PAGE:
Christian Body Politic
- 21st Century Reformed Christian Perspectives on Church and State
- Narrated by: F. William Baldwin
- Length: 3 hrs and 54 mins
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Buy for $14.95
Do you want to learn about Christian ideas on politics? This book is for you.
Christian Body Politic is a book that tackles difficult questions regarding the Christian perspective on the relationship between Church and State. Leading Christian thinkers and activists discuss such questions as: Did Jesus support the Death Penalty? What role should the Church play in government? What does the Bible teach about governing authority's legitimacy? Is democracy the only Bible-approved government?
Professor Stephen Joel Garver has been teaching philosophy courses to students at La Salle University in Philadelphia, PA, for a long time, and Prof. Garver shares insightful thoughts on the concept of Jesus as King. What does it mean for our modern society?
Professor Cliff Bates, who teaches political science at the University of Warsaw in Poland, shares his insights on the concept of the state and Christian responses to it. Prof. Bates discusses the issue of the Holocaust as well.
Rev. David Kim, who is a major leader of an evangelical student campus movement, shares his wisdom on the idea of the City of God. If Christians are citizens of the City of God in Heaven, how does that identity relate to Christians' life on earth? Is there a relationship? Does it matter?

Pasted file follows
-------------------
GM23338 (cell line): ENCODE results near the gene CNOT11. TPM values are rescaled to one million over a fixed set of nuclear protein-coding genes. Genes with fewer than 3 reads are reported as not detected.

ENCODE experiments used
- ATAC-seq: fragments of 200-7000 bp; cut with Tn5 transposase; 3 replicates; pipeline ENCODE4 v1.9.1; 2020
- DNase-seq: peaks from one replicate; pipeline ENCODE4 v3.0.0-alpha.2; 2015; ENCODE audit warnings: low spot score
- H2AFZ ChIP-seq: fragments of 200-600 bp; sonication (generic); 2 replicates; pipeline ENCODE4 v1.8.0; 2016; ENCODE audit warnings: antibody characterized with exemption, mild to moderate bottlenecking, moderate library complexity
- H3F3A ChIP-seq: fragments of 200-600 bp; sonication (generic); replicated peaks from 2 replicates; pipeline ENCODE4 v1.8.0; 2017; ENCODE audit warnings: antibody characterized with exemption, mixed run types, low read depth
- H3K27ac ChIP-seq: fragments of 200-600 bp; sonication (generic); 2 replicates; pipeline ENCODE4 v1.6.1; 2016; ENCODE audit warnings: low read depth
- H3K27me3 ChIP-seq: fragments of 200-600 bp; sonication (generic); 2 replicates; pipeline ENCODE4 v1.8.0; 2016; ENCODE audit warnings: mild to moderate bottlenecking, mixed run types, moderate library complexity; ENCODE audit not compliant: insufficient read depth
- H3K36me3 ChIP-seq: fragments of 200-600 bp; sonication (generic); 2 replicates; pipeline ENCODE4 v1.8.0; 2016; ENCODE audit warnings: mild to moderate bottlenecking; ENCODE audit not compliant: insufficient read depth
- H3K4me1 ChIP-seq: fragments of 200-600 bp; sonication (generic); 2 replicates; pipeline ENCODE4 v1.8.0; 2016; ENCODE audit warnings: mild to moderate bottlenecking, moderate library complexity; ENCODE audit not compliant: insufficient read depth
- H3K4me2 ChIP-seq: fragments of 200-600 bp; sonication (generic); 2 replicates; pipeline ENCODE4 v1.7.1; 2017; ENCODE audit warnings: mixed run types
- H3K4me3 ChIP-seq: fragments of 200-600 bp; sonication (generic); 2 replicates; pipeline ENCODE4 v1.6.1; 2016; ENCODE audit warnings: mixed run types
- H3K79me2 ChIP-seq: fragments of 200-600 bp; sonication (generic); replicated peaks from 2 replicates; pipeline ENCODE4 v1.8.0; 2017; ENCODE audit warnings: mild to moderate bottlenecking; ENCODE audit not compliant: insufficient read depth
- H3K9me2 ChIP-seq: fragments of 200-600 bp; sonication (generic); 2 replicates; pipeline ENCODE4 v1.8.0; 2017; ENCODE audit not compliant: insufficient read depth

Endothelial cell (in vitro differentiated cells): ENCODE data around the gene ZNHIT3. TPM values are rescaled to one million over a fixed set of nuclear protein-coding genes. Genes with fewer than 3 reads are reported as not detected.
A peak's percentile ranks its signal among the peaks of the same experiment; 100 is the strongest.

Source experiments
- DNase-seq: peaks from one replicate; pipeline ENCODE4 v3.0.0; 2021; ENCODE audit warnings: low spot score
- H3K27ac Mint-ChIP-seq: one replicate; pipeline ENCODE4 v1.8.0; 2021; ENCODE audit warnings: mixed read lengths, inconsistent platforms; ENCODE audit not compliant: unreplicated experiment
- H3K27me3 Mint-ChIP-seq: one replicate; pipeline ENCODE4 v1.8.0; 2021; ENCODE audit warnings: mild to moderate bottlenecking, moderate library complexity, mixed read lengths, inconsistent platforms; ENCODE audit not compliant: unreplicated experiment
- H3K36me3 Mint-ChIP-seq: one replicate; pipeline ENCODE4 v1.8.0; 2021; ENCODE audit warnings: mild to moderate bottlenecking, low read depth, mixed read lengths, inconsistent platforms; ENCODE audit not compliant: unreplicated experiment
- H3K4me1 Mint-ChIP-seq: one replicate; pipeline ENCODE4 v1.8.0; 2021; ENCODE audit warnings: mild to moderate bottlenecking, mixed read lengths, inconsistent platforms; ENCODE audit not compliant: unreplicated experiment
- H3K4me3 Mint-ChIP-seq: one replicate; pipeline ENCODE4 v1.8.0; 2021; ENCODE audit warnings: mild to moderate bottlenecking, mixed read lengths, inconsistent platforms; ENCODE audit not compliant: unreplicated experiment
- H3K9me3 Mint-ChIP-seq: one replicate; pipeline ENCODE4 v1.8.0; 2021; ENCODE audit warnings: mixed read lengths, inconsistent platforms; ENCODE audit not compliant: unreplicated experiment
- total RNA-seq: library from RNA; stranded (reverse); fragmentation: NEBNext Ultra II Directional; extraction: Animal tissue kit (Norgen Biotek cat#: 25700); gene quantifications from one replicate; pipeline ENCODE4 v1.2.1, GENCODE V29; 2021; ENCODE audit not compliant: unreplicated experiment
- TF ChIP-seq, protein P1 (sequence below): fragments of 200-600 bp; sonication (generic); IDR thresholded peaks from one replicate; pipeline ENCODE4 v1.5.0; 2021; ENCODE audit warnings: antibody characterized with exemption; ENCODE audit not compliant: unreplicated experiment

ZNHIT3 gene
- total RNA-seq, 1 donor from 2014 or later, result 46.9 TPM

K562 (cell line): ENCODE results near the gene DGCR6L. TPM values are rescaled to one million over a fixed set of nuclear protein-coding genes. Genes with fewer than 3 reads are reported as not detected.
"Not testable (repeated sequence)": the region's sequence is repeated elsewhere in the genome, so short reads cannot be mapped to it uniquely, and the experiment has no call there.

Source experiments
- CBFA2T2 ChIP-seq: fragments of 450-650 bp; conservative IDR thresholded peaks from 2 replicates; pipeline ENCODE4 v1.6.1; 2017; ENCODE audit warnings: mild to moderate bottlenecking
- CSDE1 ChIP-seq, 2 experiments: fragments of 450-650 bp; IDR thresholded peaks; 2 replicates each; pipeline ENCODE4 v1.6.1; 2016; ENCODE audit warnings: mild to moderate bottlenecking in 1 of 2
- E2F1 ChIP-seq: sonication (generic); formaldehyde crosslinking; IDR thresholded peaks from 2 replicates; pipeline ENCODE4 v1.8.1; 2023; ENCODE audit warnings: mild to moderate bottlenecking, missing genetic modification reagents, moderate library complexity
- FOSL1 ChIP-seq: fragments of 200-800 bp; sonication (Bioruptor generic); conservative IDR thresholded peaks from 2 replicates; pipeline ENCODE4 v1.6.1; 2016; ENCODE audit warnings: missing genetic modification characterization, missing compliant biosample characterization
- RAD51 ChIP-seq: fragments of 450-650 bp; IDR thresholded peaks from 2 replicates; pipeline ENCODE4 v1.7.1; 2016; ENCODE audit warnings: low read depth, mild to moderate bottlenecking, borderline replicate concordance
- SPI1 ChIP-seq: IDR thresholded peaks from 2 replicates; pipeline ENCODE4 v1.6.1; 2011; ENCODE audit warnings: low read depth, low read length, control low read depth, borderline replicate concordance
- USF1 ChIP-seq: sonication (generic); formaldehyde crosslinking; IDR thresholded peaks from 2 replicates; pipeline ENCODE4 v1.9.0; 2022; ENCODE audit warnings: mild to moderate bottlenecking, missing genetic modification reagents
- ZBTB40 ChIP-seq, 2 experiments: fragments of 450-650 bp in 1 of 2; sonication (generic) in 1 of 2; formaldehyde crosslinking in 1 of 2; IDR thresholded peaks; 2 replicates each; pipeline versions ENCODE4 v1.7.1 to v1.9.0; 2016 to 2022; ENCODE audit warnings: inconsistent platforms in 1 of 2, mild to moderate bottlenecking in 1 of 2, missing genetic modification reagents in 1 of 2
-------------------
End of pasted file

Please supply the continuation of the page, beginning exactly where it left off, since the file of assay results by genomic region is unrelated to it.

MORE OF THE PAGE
Rev. Lee Irons, who hosts a Christian think tank, The Upper Register, gives an informative account of the the current evangelical-reformed discussion on the relationship between Church and state and offers some of his own ideas.
The editor of the volume, Christian Kim, presents cogent arguments about Jesus Christ's attitudes about the death penalty.
What listeners say about Christian Body PoliticAverage Customer Ratings
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- Douglas Morton
The writing style of the book is extremely boring. Also, the narrator's voice is horrendously dull and boring. And that's coming from me, a guy that usually enjoys reading technical textbooks, philosophy, etc. Also, the content is boring. Lastly, the arguments logically suck. It was painful to finish the book, though I endured.